Jyoti Shekar

Whenever I go to an interview, I am invariably asked – what is the most challenging thing I have ever had to do. I rack my brains to think of the right thing to say, while in reality I want to say ‘answering personal questions in an interview’.

I mean, sure it is important to find out if your prospective employee has what it takes, but talking about family planning with them is taking it a bit too far, in my humble opinion.

Interestingly, none of the men I have met in my life have had to go through the sort of questions that we women have to. So much so, that a woman in her 30s is practically unemployable.

If you are newly married, they think you are not worth hiring because you can have kids anytime.

If you have kids, then you may be more focused on the kids and hence not a good hire.

Newsflash – men have kids too, and stay awake at nights to change diapers too.

As if that’s not enough, if you are looking to get married, then there is no point in hiring you because you may quit and leave anytime, with no regard to the company’s need of your services.

And no, if you are single without any of the above situations and without actively looking to get hitched, you do not get any respite.

I remember a time when I went for an interview at 32. I wasn’t married at the time and no intention of looking for someone. So the biggest concern to the interviewer was that I was not committed enough. To quote the lady who interviewed me, ‘how do you plan to commit to your work, if you are scared of committing to a life partner?

So basically, there is no win for us women in our 30s (I will comment on the later age brackets when I get to that age!!).

The only hope is if companies change their mindset and hire talent based on just that – TALENT!! I have always believed and always advised that a person is a great hire if they are dedicated to learn and take ownership of the work they do.

So it was refreshing to meet Karthik Sharma of Insta Flights, an online travel agency providing international travel consultancy services for United States and Canada.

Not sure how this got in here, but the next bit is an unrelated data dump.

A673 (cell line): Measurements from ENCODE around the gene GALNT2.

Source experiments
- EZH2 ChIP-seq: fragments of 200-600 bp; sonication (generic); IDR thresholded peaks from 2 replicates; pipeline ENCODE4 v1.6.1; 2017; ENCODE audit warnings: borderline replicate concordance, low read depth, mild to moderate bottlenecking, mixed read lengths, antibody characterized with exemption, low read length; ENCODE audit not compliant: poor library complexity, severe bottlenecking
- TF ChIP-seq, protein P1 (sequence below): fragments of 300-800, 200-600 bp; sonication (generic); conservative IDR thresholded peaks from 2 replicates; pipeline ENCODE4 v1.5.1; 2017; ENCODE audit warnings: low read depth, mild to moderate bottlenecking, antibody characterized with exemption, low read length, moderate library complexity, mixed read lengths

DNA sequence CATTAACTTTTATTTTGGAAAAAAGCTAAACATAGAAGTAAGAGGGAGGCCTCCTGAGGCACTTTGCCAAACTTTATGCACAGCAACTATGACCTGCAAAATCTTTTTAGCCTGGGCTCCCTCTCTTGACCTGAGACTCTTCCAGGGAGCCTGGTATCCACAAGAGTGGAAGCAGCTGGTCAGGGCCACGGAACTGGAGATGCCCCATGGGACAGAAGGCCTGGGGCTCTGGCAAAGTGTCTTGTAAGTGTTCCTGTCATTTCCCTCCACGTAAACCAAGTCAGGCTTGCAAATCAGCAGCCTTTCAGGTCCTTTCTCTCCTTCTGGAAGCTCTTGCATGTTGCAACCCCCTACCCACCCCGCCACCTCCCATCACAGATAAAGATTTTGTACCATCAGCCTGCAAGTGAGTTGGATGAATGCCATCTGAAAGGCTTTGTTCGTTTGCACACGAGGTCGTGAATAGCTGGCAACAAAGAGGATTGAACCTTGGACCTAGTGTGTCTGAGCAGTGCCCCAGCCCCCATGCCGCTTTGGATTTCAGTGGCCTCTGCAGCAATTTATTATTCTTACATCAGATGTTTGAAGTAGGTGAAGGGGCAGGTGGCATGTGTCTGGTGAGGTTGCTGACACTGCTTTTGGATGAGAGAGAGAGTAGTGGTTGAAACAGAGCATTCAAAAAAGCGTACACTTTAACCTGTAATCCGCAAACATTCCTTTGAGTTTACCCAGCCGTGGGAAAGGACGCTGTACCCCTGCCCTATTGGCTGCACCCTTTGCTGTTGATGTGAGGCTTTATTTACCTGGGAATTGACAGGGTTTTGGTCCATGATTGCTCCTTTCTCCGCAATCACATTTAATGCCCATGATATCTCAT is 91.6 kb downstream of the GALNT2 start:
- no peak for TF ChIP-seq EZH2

He had a very refreshing take on why he prefers to hire women who are new mothers, or are back on the market after a break. And none of his reasons have anything to do with being charitable or bringing a social change. He lists out purely commercial reasons for his choice.

Here are a few snippets of my conversation with him:

Jyoti: A lot of companies talk about non discrimination policies for hiring. What is your take on that?

Karthik: We believe in an egalitarian work environment, where a person’s professional competency, and not their personal attributes, are evaluated. An organization with an inclination for a particular ethnicity, or gender, or race has a limited access to the talent pool and can never harness the best of available resources. Any employee, irrespective of gender and marital status, should be treated as per the company policy which in turn should be uniform for all. 

Jyoti: People are usually afraid of hiring a newly married woman, a new mother, and a woman who has taken a career break. What is your opinion on hiring them?

Karthik: See, hiring a married woman or a mother is no different than hiring any other employee, of course, as long as their professional competence remains insulated from their personal chores or responsibilities, and moreover, we feel that females tend to be ethically stronger and are more target oriented.

I repeat, every employee should be judged under the ambit of a uniform organisational policy.

Jyoti: In your view, should interviews contain personal questions like when someone got married, what is their family planning schedule like, etc.? Or should these questions be avoided? I don’t see men being asked these, but I myself have faced these questions on interviews. 

Karthik: Hiring process should strictly be about somebody’s professional competence and not their personal situation because at the end of the day, as an employer, you would like to see an efficient employee, and not a good mother or father or a good daughter or son.

After speaking to Karthik, I realize that the corporate world is definitely changing for the better. The judgments and cold looks are slowly becoming a thing of the past. In fact, there are a few companies who have also adopted a hiring SOP where they are not allowed to ask personal questions at all.

So rather than feeling annoyed with the unpleasant interviews we end up going to, let us actively try to search for a company whose culture and outlook suit our ethos. After all, we spend most of our waking hours at work, don’t we?

*All images used in this article are either Eyra’s own design or widely and freely available on the internet.*

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